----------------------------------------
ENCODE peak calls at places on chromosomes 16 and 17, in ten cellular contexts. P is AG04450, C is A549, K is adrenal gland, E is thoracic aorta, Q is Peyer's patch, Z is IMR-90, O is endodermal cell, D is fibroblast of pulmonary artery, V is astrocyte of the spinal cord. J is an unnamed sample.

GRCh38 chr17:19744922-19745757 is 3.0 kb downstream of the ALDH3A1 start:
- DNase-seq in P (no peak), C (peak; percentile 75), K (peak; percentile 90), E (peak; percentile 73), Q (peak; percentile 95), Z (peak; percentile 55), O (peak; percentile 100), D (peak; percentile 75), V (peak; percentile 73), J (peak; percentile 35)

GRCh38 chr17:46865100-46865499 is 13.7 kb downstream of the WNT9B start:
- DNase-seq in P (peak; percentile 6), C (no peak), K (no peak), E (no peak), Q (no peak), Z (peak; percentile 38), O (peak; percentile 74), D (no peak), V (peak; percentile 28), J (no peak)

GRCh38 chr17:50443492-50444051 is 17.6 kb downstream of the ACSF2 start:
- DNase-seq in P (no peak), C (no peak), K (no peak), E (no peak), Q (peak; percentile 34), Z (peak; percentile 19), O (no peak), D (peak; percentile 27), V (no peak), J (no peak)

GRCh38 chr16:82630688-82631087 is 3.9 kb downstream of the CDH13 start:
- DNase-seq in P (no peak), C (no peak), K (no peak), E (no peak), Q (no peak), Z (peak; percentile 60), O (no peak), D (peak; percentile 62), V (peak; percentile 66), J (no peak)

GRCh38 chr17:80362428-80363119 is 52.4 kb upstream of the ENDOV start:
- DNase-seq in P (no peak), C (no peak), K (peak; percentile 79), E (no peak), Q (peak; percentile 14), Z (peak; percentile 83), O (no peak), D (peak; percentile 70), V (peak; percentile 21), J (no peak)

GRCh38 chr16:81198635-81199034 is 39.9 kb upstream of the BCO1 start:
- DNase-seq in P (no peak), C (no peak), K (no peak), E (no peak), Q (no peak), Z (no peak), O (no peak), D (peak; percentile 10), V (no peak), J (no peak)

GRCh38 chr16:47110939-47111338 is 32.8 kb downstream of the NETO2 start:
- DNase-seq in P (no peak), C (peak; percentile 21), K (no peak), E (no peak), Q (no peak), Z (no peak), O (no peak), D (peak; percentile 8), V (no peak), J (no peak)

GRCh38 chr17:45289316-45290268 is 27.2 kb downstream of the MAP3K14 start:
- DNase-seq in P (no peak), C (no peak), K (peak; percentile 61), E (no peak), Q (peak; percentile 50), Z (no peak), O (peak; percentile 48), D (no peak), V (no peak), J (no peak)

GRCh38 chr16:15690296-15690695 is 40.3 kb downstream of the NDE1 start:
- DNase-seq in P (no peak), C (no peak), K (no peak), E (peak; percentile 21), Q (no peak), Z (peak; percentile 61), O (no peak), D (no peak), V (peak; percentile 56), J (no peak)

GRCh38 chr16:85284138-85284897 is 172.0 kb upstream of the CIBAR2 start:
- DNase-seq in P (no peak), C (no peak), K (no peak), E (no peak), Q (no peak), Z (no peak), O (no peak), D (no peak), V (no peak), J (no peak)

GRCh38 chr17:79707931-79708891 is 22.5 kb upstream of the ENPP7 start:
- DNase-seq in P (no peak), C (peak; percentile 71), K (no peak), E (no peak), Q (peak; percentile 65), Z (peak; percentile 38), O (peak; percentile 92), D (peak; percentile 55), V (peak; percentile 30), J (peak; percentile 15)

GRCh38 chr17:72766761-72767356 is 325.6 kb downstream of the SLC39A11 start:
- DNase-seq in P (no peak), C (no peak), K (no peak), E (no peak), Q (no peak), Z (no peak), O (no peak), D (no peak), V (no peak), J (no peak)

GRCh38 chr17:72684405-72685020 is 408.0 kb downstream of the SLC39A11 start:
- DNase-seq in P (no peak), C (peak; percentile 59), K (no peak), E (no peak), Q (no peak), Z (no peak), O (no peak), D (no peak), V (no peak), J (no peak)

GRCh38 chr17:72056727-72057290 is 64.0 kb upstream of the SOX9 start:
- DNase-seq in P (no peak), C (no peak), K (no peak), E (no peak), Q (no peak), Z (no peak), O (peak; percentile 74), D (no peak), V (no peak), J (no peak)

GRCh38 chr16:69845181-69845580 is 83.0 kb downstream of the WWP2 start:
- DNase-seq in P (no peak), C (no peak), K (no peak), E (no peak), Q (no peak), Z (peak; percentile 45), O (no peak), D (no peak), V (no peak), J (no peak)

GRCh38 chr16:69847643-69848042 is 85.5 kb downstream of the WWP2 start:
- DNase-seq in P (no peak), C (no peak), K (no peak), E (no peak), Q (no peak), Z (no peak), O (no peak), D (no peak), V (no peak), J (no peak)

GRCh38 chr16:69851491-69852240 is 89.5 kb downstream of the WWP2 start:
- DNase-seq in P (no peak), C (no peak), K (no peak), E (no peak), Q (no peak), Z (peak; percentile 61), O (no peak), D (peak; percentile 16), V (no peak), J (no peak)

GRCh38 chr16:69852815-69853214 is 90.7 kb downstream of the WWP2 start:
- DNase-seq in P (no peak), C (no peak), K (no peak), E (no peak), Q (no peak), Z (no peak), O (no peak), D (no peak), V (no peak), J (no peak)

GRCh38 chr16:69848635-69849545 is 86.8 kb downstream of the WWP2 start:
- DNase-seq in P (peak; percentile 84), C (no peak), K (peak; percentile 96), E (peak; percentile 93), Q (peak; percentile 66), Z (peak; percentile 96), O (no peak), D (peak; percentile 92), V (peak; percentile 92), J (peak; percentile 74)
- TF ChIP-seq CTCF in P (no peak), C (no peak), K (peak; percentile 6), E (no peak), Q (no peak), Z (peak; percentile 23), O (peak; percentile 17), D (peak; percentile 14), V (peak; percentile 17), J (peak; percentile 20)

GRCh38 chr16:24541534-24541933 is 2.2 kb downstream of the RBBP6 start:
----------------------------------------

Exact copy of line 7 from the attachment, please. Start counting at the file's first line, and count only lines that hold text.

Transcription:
- DNase-seq in P (no peak), C (no peak), K (no peak), E (no peak), Q (peak; percentile 34), Z (peak; percentile 19), O (no peak), D (peak; percentile 27), V (no peak), J (no peak)